What an honor it will be to welcome a Nobel Laureate to EAS! Kurt Wüthrich was awarded the Nobel Prize in Chemistry 2002, shared with John Fenn and Koichi Tanaka, “for his development of nuclear magnetic resonance spectroscopy for determining the three-dimensional structure of biological macromolecules in solution”. He conducted his work at the Eidgenössische Technische Hochschule (Swiss Federal Institute of Technology), Zurich, Switzerland, and at The Scripps Research Institute, La Jolla, CA, USA. His biography on Nobelprize.org is well
Category: General Info
Call for Nominations for all EAS Awards including the new Young Investigator Award!
Nominations for the new award are due by Oct 1st.
You asked we listened!
Our Call for Papers opened March 1st.
Poster abstract submission closes Sept. 30th.
Oral abstracts submission closed June 15th
Dr. John A. Reffner is currently a Professor of forensic science at John Jay College, CUNY in New York, NY. His scientific interests are focused on uniting microscopy with spectroscopy and applying novel technologies to advancing materials and forensic science. He pioneered the development of infrared micro-spectrometers, accessories and innovative applications infrared microprobe technology. Dr Reffner’s scientific accomplishments are recognized by his receiving the American Academy of Forensic Sciences, Paul L. Kirk Award (2004), the New York Microscopical Society’s, Abbe
Chris Enke is currently Professor Emeritus of Chemistry at Michigan State University and The University of New Mexico and Adjunct Professor at Indiana University. He received the BA degree from Principia College in 1955 and the Ph.D. from the University of Illinois in 1959. His thesis, with Herbert Laitinen, concerned the formation of surface oxide films on platinum electrodes. Prior to his move to The University of New Mexico in 1994, he was Instructor and Assistant Professor at Princeton University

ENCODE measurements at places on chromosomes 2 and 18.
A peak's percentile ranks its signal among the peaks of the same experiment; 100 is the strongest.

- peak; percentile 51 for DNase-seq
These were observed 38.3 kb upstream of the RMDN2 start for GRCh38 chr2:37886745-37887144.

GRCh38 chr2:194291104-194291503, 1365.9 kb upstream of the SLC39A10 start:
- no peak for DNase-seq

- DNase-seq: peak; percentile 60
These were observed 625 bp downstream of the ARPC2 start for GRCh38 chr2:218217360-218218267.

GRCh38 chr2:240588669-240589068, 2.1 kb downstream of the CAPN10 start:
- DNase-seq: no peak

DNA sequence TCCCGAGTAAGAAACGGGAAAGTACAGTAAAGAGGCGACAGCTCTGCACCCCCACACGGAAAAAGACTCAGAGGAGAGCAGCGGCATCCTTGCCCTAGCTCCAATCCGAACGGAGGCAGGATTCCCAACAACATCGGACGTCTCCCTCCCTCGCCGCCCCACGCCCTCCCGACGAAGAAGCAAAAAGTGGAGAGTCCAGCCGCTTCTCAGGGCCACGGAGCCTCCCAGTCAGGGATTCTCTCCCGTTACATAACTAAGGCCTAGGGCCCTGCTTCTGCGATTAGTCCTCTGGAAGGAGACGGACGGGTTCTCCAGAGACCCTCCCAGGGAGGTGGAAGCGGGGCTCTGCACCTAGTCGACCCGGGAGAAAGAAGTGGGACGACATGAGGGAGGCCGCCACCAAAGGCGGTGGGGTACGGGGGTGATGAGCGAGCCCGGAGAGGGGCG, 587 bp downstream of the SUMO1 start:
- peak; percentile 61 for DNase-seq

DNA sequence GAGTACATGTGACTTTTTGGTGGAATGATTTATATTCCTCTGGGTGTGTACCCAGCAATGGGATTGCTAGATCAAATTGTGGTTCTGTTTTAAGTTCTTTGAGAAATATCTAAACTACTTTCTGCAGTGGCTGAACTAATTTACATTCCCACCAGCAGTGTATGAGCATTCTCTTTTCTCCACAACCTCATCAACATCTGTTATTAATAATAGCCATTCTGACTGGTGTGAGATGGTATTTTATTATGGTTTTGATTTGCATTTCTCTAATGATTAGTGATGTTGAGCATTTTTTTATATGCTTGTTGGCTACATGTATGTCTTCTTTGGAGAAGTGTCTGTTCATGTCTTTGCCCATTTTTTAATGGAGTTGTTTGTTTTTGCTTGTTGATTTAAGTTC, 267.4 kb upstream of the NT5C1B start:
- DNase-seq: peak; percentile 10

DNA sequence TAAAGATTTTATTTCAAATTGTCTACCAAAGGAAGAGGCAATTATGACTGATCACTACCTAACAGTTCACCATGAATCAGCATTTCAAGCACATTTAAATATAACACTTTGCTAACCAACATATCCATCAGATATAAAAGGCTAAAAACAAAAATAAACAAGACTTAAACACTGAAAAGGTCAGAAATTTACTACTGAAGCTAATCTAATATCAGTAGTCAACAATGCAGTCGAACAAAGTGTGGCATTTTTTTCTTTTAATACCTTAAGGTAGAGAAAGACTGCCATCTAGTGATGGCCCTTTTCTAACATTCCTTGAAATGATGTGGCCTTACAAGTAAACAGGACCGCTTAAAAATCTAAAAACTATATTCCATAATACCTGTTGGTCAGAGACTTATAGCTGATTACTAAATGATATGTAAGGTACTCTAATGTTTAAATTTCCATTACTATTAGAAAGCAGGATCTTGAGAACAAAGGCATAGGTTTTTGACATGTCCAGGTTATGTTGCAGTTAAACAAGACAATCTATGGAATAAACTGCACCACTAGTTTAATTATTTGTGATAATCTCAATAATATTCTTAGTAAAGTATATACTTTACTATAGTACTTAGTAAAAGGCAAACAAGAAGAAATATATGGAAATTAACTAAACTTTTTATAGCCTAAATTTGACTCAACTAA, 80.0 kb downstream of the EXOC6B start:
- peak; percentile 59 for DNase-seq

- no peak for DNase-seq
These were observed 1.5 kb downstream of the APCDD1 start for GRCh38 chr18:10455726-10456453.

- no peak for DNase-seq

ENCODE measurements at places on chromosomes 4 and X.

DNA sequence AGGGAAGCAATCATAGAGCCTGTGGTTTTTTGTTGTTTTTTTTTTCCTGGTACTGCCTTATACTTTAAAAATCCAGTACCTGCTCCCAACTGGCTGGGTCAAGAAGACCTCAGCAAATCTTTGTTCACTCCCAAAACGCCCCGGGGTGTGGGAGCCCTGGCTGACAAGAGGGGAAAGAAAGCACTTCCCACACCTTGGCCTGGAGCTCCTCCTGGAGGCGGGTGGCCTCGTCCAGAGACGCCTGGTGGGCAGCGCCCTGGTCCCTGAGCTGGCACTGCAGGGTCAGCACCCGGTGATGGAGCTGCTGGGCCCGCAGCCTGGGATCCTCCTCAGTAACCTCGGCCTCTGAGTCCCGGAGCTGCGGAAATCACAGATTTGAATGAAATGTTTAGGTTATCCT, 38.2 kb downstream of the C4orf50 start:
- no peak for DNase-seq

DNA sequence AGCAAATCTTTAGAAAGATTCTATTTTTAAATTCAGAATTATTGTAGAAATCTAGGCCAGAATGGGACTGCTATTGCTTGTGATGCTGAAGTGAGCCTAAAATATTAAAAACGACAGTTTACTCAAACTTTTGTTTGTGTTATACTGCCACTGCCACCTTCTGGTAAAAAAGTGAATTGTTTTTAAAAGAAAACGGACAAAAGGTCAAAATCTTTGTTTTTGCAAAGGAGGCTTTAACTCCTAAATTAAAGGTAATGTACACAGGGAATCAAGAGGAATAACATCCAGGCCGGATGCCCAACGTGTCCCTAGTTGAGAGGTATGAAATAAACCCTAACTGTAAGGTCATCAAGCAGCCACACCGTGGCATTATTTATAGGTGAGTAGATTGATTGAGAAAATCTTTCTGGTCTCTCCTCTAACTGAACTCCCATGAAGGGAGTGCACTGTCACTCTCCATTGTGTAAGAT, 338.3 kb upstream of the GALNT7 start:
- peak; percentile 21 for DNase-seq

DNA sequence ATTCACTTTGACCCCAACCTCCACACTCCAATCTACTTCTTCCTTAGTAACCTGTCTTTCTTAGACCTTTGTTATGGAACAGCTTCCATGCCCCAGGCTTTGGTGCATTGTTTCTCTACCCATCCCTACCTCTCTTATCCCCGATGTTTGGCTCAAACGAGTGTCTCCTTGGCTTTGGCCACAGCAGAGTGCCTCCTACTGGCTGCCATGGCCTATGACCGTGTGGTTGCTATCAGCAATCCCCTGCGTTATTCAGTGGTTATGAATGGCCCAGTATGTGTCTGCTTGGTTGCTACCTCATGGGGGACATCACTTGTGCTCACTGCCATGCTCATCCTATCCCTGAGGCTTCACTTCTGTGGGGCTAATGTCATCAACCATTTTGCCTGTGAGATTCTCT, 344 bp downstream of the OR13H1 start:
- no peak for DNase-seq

David S. Hage is the James Hewett University Professor, and a Full Professor of Analytical and Bioanalytical Chemistry, at the University of Nebraska (Lincoln, Nebraska). He received a B.S. in both Chemistry and Biology from the University of Wisconsin-La Crosse, and his Ph.D. in Analytical Chemistry from Iowa State University. He was then a postdoctoral fellow in Clinical Chemistry and the Department of Laboratory Medicine at Mayo Clinic before joining the faculty in the Chemistry Department at the University of
Benoît Igne received his Bachelor and Master degrees in Agricultural engineering at Ecole d’Ingénieur de Purpan, in Toulouse, France. He continued his academic career at Iowa State University in Ames Iowa, USA, where he obtained a Ph.D. in Agricultural Engineering in 2009 under the direction of Dr. Charles R. Hurburgh, Jr. Benoît joined Duquesne University, Pittsburgh, Pennsylvania, USA, as a post-doctoral student and subsequently a program coordinator in the Duquesne Center for Pharmaceutical Technology. In these positions, he worked to
Peter D. Wentzell is a Professor of Chemistry at Dalhousie University in Halifax, Nova Scotia, Canada. He obtained his B.Sc. in Chemistry from Dalhousie University in 1982 and his Ph.D. in Analytical Chemistry from Michigan State University (East Lansing, MI) in 1987, working under the direction of Prof. Stanley Crouch. He then worked as a Natural Sciences and Engineering Research Council (Canada) Post-doctoral Fellow with Dr. Adrian Wade at the University of British Columbia (Vancouver, BC, Canada) before taking up
Timothy A. Cross is the Earl Frieden Professor of Chemistry and Biochemistry at Florida State University and he is the NMR and MRI Program Director at the National High Magnetic Field Lab in Tallahassee, Florida. He received his B.S. degree from Trinity College, Hartford, CT in 1976 and Ph.D. from the Department of Chemistry at the University of Pennsylvania, Philadelphia in 1981 working with Prof. Stanley Opella on bacteriophage protein structure with solution NMR spectroscopy. He stayed in Philadelphia for
Emile A. Schweikert is Professor of Chemistry at Texas A&M University and Director of the University’s Center for Chemical Characterization & Analysis. His research in secondary ion mass spectrometry, SIMS, focuses on advancing the fundamentals of the technique and on innovations in instrumentation and methodology. He has pioneered the bombardment of surfaces with clusters instead of atomic ions and demonstrated SIMS performance enhanced by several orders of magnitude. He has since shown that nanoparticles e.g. C60, Au400 impacting at hypervelocity